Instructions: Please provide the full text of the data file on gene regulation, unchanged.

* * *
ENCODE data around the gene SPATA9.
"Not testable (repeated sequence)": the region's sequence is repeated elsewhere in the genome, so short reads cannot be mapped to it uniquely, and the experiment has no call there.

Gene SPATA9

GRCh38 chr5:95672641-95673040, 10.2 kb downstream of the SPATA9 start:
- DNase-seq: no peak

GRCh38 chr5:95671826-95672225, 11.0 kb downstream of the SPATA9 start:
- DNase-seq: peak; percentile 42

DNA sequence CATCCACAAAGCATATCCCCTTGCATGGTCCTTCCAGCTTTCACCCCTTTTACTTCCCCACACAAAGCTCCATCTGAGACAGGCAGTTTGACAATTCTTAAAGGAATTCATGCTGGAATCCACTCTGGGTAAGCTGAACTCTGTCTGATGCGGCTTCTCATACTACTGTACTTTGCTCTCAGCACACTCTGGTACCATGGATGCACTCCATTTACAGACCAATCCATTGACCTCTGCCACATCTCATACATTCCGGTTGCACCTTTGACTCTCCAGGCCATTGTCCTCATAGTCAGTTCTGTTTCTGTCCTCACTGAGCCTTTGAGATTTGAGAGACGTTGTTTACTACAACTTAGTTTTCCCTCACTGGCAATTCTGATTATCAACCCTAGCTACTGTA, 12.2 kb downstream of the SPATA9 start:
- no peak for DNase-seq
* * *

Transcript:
ENCODE data around the gene SPATA9.
"Not testable (repeated sequence)": the region's sequence is repeated elsewhere in the genome, so short reads cannot be mapped to it uniquely, and the experiment has no call there.

Gene SPATA9

GRCh38 chr5:95672641-95673040, 10.2 kb downstream of the SPATA9 start:
- DNase-seq: no peak

GRCh38 chr5:95671826-95672225, 11.0 kb downstream of the SPATA9 start:
- DNase-seq: peak; percentile 42

DNA sequence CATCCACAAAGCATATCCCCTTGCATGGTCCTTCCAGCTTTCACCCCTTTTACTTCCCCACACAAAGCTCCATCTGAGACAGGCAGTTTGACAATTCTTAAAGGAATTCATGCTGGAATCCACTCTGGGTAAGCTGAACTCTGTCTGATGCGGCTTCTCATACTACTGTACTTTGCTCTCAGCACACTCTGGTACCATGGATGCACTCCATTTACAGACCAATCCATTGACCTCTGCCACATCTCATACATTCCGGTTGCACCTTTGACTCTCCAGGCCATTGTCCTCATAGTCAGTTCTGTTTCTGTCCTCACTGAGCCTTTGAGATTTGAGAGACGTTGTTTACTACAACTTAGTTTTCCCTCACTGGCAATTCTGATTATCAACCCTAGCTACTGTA, 12.2 kb downstream of the SPATA9 start:
- no peak for DNase-seq